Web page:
Thousands of Canadians from all faiths and walks of life responded to the sincerity of her message, and became lifelong supporters.
Who can forget her distinctive Czech accent (and her unique uniform) during those TV and radio ads in the 50s, 60s, 70s and 80s? For many, USC’s address – “56 Sparks Street, Ottawa 4” – became the most recognizable address in the country.
Dr. Lotta’s influence went well beyond her work with USC Canada. Thanks to her tireless educational efforts over four decades, a solid foundation was laid for the Canadian public’s ongoing support for international humanitarian and development assistance. Every aid worker (including this writer), and every aid organization owes a deep debt to Lotta Hitschmanova’s ground-breaking work, as does the Canadian government’s own aid program, formerly called CIDA.
Dr. Lotta was also a champion and pioneer for women’s rights, skills and leadership training decades before this became a major concern for the international development community.
As Nova Scotia author Joan Baxter has put it: “It was Lotta Hitschmanova who shaped my values as a Canadian, and the type of Canada I believe in. She helped give us our identity.”
Dr. Lotta received countless awards and honours on four continents, including France, Greece, India, Korea and Lesotho. In 1979, she received the Royal Bank of Canada Award and $50,000, and she became a Companion of the Order of Canada in 1980. And in 1983, she was awarded the Rotary International Award for World Understanding for her life’s work, the third such recipient, following Pope John Paul II in 1982.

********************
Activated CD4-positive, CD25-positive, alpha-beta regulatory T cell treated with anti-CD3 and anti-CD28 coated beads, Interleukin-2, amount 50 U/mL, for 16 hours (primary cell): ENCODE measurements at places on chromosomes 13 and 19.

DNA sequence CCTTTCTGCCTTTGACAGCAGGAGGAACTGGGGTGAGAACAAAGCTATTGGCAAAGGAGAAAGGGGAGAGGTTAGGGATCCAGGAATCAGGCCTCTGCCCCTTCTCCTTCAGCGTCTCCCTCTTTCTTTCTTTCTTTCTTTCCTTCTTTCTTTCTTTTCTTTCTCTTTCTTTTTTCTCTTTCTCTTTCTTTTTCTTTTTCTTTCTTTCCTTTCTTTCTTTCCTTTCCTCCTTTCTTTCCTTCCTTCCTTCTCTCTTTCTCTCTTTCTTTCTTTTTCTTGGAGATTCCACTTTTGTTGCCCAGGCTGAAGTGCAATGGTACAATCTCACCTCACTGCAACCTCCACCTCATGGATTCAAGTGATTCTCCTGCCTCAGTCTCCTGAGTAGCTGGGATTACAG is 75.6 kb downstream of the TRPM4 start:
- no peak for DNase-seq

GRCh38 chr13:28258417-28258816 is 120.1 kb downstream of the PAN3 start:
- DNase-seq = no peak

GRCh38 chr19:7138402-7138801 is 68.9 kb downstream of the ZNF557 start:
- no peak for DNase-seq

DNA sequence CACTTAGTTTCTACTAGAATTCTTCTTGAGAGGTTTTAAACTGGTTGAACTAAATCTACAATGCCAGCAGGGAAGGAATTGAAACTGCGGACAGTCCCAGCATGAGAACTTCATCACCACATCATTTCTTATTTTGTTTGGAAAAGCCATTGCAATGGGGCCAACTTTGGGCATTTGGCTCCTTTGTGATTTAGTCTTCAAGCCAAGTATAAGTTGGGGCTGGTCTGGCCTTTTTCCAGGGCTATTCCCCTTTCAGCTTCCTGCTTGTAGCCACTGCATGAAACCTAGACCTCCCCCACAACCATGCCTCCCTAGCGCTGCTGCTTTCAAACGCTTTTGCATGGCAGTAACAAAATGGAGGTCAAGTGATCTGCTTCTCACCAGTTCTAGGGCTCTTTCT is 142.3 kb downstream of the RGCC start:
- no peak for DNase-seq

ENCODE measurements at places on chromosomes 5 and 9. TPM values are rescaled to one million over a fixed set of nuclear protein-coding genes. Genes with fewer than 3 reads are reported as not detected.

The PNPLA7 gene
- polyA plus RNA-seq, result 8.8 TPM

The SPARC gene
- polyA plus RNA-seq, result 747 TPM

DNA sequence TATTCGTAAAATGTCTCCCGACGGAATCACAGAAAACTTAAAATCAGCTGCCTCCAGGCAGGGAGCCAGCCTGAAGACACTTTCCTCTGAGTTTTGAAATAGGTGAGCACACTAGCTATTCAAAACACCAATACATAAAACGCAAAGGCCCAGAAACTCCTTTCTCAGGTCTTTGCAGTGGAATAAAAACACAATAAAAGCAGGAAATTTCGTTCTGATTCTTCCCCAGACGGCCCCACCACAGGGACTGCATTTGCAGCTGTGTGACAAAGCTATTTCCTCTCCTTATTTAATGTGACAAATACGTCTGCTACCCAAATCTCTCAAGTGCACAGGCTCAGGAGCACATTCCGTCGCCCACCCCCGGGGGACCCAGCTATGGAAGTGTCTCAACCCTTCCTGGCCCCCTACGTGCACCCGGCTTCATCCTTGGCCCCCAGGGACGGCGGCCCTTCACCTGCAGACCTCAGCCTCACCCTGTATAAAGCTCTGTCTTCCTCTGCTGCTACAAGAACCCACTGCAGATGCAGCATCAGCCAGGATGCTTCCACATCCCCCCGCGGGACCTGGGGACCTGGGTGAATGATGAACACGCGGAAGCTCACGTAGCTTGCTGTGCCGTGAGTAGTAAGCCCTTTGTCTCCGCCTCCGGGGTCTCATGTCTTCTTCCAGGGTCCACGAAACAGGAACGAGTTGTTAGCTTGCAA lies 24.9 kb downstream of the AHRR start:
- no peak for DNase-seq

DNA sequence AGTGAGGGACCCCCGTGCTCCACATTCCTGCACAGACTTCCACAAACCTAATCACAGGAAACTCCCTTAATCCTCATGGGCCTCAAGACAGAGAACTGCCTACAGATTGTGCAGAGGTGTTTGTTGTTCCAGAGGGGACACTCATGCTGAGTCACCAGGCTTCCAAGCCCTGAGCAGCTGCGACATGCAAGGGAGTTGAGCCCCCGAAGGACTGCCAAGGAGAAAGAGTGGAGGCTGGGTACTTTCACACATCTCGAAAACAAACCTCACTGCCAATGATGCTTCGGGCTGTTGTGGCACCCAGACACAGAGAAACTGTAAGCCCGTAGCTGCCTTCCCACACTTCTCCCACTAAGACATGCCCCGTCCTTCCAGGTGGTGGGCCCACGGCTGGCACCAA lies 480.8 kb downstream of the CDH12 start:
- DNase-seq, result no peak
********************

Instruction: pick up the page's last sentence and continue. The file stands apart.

In 2007, the Canadian Museum of History included her as one of our “founders” in its Canadian Personalities Hall. And in 2013, when the Museum conducted a poll on who has shaped Canada’s history, Dr. Lotta received the most votes, ahead of Tommy Douglas, Terry Fox and Pierre Trudeau.
But perhaps Dr. Lotta’s greatest legacy remains in the deep, emotional reminiscences of the hundreds of thousands of Canadians, like you and me, who still remember her and what she stood for. That emotional connection across the country, and across all social spectrums, is something that only a very few Canadians have achieved.
In a real sense, she was Canada’s Mother Teresa – our 20th century “saint” – and perhaps the most recognizable Canadian woman in the 1940s through to the 1980s.
She would be an ideal person to grace one of our banknotes, I believe, and with her unique uniform, be instantly recognizable as a symbol for good, by hundreds of thousands, both here in Canada and abroad.
Seldom has a refugee had such an impact on Canadian society, and indeed around the world. A reminder that those we help today will be enriching our society, and helping many others tomorrow. The next Lotta Hitschmanova may soon be arriving in Canada. Let’s welcome them.
David Rain is a 64 year old Ottawa writer who worked with USC Canada for 22 years and is currently a volunteer with the Ottawa Community Immigrant Services Organization (OCISO). The views expressed in this article are his alone.
Reference: Lotta, the Unitarian Service Committee Story, Clyde Sanger, Stoddart Publishing, Toronto, 1986.